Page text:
Pawnee Lake from Crater Lake: Pawnee – Buchanan Loop: Day 4

Reflections of Pawnee Pass in a small pond
A small pond near Pawnee Lake reflects Pawnee Pass and the jagged peaks of the Indian Peaks Wilderness.

Day 4 of backpacking the Pawnee – Buchanan Loop was a short one for us. Some might choose to push on and make this day the final one or take an entire day off from hiking and just enjoy the majestic scenery found around Crater Lake. We choose to push on a short distance to Pawnee Lake which lies just below the tree line and the wall of rock that is Pawnee Pass.

Get caught up on the Pawnee – Buchanan Loop by using the links below.


Day 4 – Crater Lake to Pawnee Lake (2.3-miles)

I awoke early on the fourth day of our adventure backpacking the Pawnee – Buchanan Loop and tried to get some sunrise shots of Lone Eagle Peak and Crater Lake. However, the clouds had rolled in overnight and the lighting wasn’t the best. I crawled back into the tent and slept until around 9:30 AM. This time when I awoke the clouds had started to break up. We spent a few hours hanging out around Crater and Mirror lakes before getting back on the trail.

Crater Lake and Lone Eagle Peak
Lone Eagle Peak rises with its sharp point from the waters of Crater Lake.

Back on Cascade Creek Trail and the Pawnee – Buchanan Loop

Hiker taking a selfie on a cliff edge
Jake not looking too bad for having been in the wilderness for 4 days. Standing on the edge trying to get a look at the canon and cascading creek below.

Just after noon we hit the trail once again and returned to the Cascade Creek intersection. The descent back to the trail was quick. Once we hit the trail we headed towards Pawnee Pass. The trail through this section is pretty steep but well covered. Once the trail tops the ridge, we could hear the sounds of crashing water. Just off the trail is a nice canyon with the cascading creek running down it. It is hard to get a good look at it, but the sound is amazing.

Buchanan & Pawnee Pass Loop Map

Home of the Marmot

A hiker approaches a small boulder field
Jennifer hikes on the trail heading towards a boulder field and the home of the marmots.

We continued climbing the trail as it crawled upward. Before long it topped a ridge and entered a boulder field. Here we saw the typical Colorado marmot family living amongst the boulders.

Pawnee - Buchanan Pass trail
Looking back towards Lone Eagle Peak from the trail to Pawnee Lake.

Choosing the Wrong Path

A backpacker climbs over a fallen tree
Jennifer crawls over a fallen tree. There were many others on the trail to Pawnee Lake.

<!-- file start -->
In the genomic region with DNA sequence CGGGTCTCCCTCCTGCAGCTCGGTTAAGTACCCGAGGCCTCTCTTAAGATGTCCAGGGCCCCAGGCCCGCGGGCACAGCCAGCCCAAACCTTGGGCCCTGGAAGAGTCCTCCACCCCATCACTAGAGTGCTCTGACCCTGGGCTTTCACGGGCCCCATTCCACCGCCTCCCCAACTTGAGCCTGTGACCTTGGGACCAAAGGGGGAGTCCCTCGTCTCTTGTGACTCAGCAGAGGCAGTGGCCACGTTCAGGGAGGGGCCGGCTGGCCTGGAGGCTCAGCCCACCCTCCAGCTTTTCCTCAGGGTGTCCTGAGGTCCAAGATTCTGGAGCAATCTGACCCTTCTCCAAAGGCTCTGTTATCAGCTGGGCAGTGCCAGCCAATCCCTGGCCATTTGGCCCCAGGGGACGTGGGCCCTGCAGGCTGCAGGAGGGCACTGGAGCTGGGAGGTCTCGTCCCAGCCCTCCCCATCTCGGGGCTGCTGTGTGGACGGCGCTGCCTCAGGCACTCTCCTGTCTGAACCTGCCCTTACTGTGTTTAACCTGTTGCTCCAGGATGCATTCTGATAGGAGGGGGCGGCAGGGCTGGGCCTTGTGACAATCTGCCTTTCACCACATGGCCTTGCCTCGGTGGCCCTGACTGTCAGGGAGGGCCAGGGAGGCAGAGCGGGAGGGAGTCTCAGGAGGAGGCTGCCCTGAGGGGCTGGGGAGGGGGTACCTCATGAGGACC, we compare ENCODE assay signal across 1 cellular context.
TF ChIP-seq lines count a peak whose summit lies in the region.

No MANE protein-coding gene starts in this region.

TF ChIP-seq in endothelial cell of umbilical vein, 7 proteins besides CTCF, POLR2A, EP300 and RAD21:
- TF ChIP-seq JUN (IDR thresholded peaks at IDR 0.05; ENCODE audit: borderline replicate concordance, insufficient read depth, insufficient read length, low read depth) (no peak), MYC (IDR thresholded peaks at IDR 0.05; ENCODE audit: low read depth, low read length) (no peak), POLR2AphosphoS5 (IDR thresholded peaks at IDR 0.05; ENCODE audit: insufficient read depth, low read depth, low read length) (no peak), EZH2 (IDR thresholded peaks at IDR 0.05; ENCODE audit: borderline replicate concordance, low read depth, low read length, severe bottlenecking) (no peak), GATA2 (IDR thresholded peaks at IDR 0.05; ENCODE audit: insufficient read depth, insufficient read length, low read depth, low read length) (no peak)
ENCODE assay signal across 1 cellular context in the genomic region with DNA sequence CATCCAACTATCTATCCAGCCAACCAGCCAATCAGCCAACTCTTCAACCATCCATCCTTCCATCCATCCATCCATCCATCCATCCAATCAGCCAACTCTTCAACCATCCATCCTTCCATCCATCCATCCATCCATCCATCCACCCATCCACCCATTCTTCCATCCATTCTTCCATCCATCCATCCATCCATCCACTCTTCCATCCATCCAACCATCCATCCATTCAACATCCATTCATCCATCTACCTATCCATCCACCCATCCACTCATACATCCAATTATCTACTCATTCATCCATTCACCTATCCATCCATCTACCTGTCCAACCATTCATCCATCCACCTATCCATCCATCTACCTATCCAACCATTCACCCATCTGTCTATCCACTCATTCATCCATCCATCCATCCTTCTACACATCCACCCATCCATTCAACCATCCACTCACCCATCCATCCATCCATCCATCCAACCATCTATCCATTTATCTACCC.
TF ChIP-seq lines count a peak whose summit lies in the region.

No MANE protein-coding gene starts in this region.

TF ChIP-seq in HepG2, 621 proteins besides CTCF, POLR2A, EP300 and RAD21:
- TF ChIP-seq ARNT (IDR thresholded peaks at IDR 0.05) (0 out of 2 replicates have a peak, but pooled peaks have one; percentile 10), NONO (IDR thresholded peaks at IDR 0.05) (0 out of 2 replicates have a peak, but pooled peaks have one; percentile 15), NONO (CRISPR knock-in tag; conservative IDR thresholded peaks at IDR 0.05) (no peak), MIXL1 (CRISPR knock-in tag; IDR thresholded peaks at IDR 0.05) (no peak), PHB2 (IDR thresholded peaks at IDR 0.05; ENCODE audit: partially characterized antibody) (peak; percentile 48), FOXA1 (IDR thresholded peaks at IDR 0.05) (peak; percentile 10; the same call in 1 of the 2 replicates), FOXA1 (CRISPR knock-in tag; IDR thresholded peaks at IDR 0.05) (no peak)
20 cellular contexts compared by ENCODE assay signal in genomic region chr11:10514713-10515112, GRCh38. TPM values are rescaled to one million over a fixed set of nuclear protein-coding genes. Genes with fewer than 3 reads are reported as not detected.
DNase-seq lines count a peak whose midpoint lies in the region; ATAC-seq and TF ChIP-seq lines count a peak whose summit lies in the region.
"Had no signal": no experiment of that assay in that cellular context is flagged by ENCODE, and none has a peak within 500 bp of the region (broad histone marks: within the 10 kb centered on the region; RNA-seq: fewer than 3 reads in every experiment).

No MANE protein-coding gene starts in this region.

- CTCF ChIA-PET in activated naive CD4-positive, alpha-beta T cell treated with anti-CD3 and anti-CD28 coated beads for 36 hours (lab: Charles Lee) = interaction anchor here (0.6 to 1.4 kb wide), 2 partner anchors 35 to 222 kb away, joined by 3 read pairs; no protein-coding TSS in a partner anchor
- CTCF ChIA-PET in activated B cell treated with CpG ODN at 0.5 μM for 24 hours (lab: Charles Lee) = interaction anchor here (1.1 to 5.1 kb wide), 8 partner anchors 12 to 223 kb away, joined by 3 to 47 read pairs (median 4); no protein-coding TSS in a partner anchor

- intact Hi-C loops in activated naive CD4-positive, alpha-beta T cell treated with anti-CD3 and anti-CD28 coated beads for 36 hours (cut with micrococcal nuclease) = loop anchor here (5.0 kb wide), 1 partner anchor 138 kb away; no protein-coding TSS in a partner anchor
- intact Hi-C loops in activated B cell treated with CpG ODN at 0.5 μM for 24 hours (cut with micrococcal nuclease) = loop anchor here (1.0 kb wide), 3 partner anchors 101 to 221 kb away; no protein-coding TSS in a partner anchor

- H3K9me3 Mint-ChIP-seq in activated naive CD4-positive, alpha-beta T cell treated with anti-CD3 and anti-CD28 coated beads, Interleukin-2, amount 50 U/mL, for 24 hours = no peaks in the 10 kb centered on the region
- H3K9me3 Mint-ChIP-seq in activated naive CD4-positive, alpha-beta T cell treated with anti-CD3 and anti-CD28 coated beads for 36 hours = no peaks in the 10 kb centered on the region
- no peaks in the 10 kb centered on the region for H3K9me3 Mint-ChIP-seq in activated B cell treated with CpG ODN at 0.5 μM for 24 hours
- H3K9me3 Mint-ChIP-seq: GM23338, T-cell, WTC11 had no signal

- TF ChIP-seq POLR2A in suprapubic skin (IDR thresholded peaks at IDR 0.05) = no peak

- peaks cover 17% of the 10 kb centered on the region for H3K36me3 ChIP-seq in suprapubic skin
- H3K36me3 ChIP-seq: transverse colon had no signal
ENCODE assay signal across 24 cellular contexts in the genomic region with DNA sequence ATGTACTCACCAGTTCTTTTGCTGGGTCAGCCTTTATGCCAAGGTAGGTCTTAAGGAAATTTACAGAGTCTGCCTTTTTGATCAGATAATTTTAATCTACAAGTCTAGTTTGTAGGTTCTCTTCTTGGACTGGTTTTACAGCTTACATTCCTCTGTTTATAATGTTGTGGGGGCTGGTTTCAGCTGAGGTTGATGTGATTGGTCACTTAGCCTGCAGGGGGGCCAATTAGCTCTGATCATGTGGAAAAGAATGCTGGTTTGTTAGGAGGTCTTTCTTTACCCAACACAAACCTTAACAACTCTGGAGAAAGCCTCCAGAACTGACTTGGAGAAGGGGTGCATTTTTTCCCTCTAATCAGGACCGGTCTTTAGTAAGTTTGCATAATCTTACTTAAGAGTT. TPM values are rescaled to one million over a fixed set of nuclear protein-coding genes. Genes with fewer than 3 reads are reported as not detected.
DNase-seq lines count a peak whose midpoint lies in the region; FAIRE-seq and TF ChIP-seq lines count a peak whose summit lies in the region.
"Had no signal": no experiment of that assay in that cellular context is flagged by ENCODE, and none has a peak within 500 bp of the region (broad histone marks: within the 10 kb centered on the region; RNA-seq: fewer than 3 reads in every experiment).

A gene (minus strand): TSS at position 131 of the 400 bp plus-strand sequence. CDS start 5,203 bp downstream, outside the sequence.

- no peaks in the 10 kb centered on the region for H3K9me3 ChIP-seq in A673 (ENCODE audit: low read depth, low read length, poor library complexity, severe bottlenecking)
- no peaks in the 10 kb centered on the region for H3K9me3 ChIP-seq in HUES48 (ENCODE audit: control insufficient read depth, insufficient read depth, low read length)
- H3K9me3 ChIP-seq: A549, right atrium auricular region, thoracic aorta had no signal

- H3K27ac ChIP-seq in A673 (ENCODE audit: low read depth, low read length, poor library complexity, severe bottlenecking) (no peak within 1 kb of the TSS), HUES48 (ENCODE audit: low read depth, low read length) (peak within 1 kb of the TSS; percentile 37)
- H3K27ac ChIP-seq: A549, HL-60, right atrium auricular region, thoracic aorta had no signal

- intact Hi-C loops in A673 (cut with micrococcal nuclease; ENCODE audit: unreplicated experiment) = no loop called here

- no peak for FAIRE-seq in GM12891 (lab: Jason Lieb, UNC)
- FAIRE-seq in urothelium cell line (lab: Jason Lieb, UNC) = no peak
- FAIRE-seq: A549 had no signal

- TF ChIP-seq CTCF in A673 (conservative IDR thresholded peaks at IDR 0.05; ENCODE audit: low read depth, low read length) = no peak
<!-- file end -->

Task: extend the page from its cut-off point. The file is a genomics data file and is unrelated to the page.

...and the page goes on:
The trail passed through the boulder field and back into a dense pine forest. The trail crosses back over the creek where there is a split in the trail. We weren’t sure which way to go and chose to head left paralleling the creek bed. This section of the trail turned out to be difficult and unmaintained. There were numerous large fallen trees blocking our route. We chose to push forward as the trail itself seem well traversed. In hindsight, I believe if we had gone straight after crossing the creek the path would have probably been easier.

Pawnee Lake

Camp Deer
Our campsite at Pawnee Lake had a resident deer who came by before sunset.

Even with the challenges of our poor trail choice, we did make our way to Pawnee Lake. Pawnee Lake is located at 10,877′ and is about 20.5-miles on the loop trail (not including any of the spurs). The north end of the lake has several large and well-established campsites. We stayed at a gorgeous spot on the northeast side covered in trees. The only downside was this spot had lots of mosquitos.

Permits are required when camping in the backcountry of the Indian Peak Wilderness. This is a real-time permit availability tracker provided by our friends at Outdoor Status. They track cancelations so no permit goes unused. Sign up today to get emails sent directly to your inbox when your campsite becomes available.

Pawnee Lake
Pawnee Lake sits just below tree-line. It is the last place to camp before heading over the pass and returning to Brainard Lake.

Contemplating Pawnee Pass

Pawnee Pass Rock Wall
The trail over Pawnee Pass is hidden in this wall of rock.

While the 2.3-mile journey from Crater Lake to Pawnee Lake made for a short day it allowed us to spend more time at Crater Lake as well as have a relatively easy hiking day before taking on the challenging ascent of Pawnee Pass. Sitting on the shore of Pawnee Lake watching the sunset and looking up at the jagged and towering 12,000 plus foot mountain walls I was left wondering where on earth the pathfinders had found a trail able to ascend this steep terrain. I took some comfort knowing many others had gone before me.

Let us know what you think about this moment.